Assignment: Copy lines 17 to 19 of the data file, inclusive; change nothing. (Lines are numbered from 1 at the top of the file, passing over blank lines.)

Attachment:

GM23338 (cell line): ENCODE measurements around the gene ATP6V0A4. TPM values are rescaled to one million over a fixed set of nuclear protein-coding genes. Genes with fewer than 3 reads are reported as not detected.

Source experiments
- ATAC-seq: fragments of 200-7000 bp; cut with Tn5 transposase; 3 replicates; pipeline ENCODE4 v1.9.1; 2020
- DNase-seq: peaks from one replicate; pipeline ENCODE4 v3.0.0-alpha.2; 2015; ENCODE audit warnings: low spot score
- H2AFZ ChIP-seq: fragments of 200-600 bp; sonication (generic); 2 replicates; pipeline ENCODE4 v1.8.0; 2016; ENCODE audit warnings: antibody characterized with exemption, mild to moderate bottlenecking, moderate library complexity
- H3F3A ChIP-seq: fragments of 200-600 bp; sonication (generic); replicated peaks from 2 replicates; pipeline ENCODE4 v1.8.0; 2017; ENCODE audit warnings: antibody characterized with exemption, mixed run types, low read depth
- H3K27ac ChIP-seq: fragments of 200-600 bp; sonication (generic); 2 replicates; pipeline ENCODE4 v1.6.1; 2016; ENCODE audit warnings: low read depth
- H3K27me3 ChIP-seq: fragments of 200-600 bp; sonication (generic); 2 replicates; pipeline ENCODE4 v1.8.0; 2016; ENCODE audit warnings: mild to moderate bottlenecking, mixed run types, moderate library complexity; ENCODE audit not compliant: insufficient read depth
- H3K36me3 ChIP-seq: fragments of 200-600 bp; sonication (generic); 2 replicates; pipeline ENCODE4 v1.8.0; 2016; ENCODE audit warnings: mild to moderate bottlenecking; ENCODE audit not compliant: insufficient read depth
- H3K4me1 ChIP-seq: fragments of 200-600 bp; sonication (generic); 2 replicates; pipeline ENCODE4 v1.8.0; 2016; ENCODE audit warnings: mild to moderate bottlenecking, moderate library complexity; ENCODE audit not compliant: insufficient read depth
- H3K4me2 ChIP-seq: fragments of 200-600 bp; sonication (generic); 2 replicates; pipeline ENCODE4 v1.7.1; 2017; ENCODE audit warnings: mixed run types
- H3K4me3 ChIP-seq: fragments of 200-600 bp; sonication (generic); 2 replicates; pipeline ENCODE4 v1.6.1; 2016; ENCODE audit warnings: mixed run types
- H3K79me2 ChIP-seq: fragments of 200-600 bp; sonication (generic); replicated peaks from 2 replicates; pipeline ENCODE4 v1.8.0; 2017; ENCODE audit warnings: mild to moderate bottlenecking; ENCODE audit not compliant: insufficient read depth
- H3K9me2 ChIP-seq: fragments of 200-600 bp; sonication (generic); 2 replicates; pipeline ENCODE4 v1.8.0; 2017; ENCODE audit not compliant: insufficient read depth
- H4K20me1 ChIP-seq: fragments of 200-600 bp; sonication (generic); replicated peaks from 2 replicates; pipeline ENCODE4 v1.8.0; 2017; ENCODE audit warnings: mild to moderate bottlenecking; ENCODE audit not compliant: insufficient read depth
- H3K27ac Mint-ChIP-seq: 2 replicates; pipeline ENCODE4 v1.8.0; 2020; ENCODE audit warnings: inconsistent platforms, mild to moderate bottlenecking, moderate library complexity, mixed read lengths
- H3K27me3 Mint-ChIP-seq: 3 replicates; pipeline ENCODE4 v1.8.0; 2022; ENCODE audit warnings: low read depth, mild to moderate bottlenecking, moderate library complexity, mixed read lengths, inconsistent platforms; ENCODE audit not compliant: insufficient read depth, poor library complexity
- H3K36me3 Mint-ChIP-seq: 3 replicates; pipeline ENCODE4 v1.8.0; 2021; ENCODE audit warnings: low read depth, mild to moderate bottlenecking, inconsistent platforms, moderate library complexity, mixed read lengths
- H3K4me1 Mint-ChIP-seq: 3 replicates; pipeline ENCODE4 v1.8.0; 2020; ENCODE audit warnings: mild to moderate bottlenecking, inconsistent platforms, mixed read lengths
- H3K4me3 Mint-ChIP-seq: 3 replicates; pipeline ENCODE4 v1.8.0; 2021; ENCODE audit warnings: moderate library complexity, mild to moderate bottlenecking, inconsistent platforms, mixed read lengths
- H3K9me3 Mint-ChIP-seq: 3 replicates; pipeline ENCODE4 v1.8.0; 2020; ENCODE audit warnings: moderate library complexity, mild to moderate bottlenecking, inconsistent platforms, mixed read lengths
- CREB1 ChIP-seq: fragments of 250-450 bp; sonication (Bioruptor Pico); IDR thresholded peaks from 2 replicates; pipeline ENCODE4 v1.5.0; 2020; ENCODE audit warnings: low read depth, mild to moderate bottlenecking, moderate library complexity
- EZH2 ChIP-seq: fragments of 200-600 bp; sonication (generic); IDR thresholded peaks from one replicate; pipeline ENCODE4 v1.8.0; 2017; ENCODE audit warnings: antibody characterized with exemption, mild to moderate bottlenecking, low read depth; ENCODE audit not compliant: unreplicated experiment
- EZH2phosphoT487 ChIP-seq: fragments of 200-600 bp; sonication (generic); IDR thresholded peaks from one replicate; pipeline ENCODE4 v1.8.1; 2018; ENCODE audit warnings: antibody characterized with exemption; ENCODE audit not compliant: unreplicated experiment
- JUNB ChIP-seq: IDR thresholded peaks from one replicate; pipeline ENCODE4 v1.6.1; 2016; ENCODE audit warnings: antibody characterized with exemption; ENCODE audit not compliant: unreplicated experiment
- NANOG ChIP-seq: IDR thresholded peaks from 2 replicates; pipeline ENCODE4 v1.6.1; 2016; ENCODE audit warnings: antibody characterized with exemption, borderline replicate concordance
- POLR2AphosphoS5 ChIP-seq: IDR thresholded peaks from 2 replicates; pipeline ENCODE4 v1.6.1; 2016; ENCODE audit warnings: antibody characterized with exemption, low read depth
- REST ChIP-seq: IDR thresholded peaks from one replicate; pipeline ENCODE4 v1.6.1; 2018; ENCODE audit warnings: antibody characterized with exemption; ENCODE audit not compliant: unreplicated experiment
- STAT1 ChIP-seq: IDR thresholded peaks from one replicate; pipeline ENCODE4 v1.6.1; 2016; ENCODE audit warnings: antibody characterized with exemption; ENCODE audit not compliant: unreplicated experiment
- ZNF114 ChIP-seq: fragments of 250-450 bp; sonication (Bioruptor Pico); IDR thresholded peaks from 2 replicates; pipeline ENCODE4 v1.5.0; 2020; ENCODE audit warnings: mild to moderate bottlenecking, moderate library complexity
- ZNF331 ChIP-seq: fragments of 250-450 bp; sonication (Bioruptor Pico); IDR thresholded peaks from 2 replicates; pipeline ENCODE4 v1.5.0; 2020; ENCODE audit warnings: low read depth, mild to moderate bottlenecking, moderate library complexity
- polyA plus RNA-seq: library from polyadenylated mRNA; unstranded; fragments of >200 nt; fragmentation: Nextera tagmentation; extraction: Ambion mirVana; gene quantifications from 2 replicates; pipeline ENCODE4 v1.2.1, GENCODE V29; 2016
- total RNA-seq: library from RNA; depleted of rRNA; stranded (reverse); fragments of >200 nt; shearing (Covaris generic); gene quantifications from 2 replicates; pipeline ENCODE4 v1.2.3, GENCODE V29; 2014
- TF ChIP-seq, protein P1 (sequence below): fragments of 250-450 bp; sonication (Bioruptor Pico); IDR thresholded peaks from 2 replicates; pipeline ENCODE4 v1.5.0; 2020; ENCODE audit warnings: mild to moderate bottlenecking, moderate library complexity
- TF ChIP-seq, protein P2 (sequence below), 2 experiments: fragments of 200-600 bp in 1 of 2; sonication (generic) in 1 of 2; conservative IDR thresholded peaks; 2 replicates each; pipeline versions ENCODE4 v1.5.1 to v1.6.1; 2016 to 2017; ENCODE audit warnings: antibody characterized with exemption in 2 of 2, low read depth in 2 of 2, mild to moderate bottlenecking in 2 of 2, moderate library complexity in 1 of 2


- H3K27me3 Mint-ChIP-seq: 3 replicates; pipeline ENCODE4 v1.8.0; 2022; ENCODE audit warnings: low read depth, mild to moderate bottlenecking, moderate library complexity, mixed read lengths, inconsistent platforms; ENCODE audit not compliant: insufficient read depth, poor library complexity
- H3K36me3 Mint-ChIP-seq: 3 replicates; pipeline ENCODE4 v1.8.0; 2021; ENCODE audit warnings: low read depth, mild to moderate bottlenecking, inconsistent platforms, moderate library complexity, mixed read lengths
- H3K4me1 Mint-ChIP-seq: 3 replicates; pipeline ENCODE4 v1.8.0; 2020; ENCODE audit warnings: mild to moderate bottlenecking, inconsistent platforms, mixed read lengths